Staff Publications

Staff Publications

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    'Staff publications' is the digital repository of Wageningen University & Research

    'Staff publications' contains references to publications authored by Wageningen University staff from 1976 onward.

    Publications authored by the staff of the Research Institutes are available from 1995 onwards.

    Full text documents are added when available. The database is updated daily and currently holds about 240,000 items, of which 72,000 in open access.

    We have a manual that explains all the features 

Record number 360478
Title Carbon sequestration in tropical grassland ecosystems
Author(s) Mannetje, L. t; Amézquita, M.C.; Buurman, P.; Ibrahim, M.A.
Source Wageningen : Wageningen Academic Publishers - ISBN 9789086860265 - 300
Department(s) Crop and Weed Ecology
Earth System Science
Publication type Scientific book or proceedings (editor)
Publication year 2008
Keyword(s) tropische graslanden - ecosystemen - koolstofsekwestratie - opwarming van de aarde - bodem - vegetatie - milieubeleid - latijns-amerika - costa rica - koolstofvastlegging in de bodem - tropical grasslands - ecosystems - carbon sequestration - global warming - soil - vegetation - environmental policy - latin america - soil carbon sequestration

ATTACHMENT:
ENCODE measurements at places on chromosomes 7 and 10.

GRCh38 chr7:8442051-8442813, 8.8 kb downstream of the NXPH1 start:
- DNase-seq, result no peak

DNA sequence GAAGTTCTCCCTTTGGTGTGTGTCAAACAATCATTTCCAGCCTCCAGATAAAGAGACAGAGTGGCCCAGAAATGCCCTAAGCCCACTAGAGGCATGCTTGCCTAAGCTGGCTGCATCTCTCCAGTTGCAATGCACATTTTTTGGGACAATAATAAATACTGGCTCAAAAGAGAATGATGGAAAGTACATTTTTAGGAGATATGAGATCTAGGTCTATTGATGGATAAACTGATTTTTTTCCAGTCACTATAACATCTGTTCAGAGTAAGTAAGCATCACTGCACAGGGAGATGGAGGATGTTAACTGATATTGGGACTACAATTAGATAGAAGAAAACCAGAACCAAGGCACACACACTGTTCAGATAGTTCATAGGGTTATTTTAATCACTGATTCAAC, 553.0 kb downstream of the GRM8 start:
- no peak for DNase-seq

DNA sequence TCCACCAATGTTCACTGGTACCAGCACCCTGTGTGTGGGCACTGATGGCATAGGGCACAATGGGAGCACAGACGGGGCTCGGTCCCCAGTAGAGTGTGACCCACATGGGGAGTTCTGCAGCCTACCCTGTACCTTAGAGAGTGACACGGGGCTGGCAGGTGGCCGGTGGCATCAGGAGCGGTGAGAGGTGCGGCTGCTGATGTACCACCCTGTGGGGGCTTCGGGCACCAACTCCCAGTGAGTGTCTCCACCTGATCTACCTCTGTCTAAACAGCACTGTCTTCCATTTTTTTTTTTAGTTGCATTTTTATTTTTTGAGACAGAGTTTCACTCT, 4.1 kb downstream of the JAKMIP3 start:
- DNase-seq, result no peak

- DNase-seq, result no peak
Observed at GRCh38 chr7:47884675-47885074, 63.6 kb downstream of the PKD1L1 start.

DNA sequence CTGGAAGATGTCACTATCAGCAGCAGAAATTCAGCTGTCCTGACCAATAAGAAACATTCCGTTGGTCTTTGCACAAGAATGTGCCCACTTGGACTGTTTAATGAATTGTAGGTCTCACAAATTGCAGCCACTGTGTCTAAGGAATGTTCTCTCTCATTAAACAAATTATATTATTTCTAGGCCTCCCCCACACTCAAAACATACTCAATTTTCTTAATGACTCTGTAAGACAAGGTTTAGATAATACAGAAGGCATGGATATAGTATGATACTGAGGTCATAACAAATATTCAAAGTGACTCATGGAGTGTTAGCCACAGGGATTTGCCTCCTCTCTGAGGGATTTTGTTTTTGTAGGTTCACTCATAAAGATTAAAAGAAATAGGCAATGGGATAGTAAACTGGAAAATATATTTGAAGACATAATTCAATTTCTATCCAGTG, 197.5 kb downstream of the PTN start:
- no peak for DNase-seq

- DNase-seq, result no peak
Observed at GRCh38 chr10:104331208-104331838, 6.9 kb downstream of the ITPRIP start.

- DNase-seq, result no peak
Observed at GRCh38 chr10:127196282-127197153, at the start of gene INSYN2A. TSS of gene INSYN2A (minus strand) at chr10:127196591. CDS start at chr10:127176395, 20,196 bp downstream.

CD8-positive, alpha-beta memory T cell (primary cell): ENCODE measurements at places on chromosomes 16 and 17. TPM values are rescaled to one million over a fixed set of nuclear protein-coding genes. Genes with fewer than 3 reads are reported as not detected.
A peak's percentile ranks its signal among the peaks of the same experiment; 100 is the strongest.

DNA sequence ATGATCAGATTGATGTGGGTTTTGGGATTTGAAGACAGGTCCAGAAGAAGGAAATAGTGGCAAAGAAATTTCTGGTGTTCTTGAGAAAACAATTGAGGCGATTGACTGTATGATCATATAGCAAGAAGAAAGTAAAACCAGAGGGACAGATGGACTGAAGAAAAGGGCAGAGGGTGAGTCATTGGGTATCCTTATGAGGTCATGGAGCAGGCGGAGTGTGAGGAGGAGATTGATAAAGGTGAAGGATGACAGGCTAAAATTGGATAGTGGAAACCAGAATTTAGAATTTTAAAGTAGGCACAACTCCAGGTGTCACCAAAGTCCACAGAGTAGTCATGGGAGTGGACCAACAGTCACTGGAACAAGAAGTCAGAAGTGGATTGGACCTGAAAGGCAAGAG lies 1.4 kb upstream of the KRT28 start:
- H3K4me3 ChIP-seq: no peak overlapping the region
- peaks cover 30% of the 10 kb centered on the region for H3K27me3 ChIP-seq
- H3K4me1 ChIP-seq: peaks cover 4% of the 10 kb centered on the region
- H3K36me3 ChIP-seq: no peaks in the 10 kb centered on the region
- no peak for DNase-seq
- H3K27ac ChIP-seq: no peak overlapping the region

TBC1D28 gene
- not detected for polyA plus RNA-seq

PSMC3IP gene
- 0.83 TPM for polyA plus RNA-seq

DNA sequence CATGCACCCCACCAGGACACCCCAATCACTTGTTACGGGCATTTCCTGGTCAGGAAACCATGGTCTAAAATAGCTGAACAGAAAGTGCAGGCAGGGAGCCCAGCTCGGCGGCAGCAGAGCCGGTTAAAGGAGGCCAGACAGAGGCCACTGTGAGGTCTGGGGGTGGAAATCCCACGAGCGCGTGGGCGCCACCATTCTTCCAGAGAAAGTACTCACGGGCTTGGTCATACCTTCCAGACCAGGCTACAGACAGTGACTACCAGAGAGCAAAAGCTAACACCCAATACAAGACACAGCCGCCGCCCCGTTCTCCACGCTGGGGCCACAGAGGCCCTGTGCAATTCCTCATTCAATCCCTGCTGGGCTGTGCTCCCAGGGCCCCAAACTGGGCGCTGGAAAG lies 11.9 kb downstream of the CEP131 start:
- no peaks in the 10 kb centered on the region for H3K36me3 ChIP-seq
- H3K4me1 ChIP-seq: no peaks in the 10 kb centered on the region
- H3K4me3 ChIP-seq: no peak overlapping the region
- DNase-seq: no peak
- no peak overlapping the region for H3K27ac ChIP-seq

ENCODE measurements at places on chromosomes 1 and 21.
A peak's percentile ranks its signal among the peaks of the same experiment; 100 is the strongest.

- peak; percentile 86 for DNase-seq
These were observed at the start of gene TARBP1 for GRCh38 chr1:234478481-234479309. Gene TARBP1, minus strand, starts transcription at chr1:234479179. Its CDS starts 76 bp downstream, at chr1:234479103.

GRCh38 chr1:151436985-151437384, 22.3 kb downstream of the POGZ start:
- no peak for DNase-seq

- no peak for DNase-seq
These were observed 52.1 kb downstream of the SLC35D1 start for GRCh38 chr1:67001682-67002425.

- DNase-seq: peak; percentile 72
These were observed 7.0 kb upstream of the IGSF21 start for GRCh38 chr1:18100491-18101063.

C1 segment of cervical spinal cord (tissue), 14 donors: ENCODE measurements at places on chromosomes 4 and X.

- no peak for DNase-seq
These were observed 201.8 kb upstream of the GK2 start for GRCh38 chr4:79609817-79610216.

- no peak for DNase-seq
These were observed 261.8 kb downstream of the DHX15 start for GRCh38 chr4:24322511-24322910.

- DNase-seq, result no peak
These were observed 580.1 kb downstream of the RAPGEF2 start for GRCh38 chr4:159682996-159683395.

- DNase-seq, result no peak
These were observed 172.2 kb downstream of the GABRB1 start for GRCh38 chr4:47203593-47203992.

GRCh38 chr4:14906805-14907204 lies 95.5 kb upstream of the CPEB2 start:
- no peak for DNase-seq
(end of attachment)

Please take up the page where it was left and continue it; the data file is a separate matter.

Categories Climatic Change / Environmental Policy
Abstract The increasing scientific consensus on global warming, together with the precautionary principle and the fear of non-linear climate transitions is leading to increasing action to mitigate global warming. To help mitigate global warming, carbon storage by forests is often mentioned as the only or the best way to reduce the CO2 concentration in the atmosphere. This book presents evidence that tropical grasslands, which cover 50% of the earth’s surface, are as important as forests for the sequestration of carbon. Results are reported of a large five year on-farm research project carried out in Latin America (Colombia, Costa Rica). Soil and vegetation carbon stocks of long-established pasture, fodder bank and silvopastoral systems on commercial farms were compared with those of adjacent forest and degraded land. The objective was to identify production systems that both increase livestock productivity and farm income and, at the same time, contribute to a reduction of carbon accumulation in the atmosphere. The project was carried out in four ecosystems: the Andean hillsides of the semi-evergreen forest in Colombia; the Colombian humid Amazonian tropical forest ecosystem; the sub-humid tropical forest ecosystem on the Pacific Coast of Costa Rica; and the humid tropical forest ecosystem on the Atlantic Coast of Costa Rica.
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